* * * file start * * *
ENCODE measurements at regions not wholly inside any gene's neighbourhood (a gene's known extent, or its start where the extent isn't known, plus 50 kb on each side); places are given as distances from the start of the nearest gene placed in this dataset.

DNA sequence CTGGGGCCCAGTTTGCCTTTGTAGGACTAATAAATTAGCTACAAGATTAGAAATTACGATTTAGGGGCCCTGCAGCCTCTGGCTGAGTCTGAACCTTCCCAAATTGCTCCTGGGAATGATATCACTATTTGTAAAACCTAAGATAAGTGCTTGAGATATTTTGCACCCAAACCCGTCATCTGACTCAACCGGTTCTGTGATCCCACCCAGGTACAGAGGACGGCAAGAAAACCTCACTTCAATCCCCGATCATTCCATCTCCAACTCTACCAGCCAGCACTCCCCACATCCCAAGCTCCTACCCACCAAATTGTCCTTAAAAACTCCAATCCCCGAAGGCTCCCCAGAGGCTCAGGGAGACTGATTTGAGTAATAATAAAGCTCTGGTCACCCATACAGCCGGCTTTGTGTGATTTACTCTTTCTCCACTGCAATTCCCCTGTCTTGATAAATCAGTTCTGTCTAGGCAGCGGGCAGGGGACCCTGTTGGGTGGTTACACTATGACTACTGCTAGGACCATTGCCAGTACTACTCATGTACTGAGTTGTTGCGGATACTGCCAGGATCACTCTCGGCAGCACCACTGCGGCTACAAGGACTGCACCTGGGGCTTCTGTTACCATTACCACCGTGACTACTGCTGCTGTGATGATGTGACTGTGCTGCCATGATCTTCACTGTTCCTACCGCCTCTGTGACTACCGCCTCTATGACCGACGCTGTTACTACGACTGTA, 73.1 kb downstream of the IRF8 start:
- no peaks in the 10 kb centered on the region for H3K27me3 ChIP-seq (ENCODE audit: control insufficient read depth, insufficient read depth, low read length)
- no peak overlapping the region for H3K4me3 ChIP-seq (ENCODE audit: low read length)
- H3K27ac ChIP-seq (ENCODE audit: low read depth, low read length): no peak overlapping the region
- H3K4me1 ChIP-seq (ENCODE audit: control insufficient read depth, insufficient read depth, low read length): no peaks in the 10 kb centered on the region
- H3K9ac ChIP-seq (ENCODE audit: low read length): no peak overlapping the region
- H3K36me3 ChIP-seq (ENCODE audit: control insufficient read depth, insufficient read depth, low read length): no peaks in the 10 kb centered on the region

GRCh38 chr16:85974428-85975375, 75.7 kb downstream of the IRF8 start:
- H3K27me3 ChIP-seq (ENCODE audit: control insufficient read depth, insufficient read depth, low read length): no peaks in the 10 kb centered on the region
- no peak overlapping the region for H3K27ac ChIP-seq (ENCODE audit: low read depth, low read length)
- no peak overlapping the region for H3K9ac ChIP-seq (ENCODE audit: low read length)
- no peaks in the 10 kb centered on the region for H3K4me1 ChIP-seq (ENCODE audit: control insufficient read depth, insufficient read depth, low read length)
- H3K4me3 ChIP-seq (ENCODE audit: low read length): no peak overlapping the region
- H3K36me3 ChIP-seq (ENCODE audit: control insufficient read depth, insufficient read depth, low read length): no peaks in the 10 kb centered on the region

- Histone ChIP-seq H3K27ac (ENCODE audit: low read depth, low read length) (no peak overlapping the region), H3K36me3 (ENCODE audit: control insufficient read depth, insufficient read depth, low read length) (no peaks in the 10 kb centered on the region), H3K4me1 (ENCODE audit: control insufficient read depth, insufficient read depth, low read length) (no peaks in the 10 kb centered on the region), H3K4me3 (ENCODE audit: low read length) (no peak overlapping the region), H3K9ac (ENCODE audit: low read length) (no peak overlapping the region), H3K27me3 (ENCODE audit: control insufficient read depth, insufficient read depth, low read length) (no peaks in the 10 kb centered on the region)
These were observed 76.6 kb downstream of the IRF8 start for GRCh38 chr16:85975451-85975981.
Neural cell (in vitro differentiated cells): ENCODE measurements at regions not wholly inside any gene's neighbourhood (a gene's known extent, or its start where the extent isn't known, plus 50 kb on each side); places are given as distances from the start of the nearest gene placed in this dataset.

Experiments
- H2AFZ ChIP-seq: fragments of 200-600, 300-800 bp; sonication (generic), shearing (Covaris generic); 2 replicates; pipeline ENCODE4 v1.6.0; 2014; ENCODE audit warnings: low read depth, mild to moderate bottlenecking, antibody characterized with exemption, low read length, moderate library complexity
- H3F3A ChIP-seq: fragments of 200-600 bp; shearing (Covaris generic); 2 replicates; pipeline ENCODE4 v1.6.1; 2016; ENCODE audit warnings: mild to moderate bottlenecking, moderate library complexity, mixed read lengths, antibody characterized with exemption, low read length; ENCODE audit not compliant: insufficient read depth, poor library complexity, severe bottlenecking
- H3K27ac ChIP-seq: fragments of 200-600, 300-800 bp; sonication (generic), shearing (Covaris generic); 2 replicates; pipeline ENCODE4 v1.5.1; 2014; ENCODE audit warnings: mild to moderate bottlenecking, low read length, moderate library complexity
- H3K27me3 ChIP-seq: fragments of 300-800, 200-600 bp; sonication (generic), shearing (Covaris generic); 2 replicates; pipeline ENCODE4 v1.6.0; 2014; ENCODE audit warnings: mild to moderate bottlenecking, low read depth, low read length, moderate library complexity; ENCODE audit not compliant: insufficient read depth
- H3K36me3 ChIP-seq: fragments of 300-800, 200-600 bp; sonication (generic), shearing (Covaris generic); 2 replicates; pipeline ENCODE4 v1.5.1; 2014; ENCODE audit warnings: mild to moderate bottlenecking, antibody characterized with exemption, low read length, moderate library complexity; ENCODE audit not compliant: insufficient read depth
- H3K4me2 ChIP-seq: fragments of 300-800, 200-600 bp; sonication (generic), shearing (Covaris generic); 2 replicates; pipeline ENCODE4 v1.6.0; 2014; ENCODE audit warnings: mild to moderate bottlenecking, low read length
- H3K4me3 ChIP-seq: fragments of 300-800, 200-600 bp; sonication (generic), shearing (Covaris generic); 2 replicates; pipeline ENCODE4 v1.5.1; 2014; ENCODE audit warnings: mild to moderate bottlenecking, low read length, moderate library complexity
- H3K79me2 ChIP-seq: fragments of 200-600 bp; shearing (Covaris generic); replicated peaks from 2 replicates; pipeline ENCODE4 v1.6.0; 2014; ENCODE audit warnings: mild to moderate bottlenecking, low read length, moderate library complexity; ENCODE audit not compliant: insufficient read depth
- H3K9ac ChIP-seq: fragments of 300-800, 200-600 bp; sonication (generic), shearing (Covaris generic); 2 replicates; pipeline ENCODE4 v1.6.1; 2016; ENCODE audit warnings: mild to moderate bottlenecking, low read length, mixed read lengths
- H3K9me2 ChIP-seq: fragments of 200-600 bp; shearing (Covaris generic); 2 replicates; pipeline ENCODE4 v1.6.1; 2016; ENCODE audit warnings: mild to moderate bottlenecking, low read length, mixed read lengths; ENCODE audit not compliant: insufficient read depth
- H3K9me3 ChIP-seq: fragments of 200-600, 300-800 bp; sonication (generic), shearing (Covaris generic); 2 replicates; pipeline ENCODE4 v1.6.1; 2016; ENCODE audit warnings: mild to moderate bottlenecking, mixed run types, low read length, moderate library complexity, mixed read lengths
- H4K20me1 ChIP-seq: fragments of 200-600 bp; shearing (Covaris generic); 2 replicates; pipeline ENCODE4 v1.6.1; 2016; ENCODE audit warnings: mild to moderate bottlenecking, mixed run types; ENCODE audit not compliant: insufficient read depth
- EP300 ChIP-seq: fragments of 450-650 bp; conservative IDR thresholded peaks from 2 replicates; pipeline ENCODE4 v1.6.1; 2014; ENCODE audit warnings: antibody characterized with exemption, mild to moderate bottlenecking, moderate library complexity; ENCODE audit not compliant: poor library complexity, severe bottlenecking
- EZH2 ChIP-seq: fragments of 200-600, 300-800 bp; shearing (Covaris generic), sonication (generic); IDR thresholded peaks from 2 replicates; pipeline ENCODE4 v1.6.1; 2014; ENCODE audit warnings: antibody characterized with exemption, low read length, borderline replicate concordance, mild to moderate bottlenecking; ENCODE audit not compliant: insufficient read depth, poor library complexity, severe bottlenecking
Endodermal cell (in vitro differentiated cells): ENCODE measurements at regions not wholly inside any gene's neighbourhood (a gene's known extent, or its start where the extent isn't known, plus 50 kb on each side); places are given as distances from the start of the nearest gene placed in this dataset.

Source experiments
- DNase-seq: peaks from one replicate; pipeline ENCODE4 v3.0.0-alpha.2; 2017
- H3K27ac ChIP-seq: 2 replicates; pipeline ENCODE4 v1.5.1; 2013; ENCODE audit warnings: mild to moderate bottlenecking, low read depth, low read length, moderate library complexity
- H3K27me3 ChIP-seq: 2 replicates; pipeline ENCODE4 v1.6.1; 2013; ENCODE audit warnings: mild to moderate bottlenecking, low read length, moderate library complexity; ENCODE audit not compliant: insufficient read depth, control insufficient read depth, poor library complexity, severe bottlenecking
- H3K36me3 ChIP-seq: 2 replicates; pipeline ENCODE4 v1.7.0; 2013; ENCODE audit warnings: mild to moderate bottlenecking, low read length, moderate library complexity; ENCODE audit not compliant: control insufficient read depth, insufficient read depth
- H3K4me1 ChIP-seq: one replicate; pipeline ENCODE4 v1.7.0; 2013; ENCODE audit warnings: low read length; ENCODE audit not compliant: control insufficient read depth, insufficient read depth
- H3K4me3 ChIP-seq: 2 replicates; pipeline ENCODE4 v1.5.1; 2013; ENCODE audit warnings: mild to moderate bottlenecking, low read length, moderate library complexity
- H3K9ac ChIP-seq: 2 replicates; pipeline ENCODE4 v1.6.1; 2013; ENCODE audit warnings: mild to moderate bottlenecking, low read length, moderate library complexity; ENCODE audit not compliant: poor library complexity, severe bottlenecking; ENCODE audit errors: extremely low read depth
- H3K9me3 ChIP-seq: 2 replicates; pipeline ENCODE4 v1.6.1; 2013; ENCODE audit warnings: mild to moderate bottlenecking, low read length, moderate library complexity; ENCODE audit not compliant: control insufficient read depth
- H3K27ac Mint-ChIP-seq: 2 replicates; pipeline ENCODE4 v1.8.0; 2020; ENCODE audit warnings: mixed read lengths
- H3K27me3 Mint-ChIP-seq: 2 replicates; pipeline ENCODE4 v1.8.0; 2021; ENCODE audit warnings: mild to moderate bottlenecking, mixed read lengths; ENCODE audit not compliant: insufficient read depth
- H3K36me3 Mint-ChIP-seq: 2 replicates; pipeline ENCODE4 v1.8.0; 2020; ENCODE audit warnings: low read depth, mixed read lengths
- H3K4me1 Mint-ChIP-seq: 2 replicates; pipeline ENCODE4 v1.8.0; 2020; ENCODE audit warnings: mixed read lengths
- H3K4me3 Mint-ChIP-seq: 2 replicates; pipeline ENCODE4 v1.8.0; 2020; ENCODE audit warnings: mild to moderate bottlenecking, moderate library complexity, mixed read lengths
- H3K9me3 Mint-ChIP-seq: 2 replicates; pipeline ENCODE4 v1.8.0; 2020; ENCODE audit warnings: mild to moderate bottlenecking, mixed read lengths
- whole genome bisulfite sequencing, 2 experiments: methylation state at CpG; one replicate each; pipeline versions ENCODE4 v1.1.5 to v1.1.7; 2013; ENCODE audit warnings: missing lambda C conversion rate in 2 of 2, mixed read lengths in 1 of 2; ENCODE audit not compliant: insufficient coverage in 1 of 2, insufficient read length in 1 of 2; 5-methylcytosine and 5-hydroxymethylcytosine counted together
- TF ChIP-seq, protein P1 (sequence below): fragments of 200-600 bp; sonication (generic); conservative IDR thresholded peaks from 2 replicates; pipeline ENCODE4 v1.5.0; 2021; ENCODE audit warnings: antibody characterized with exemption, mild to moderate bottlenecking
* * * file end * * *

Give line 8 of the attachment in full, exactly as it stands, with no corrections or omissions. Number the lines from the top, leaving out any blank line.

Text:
- H3K36me3 ChIP-seq (ENCODE audit: control insufficient read depth, insufficient read depth, low read length): no peaks in the 10 kb centered on the region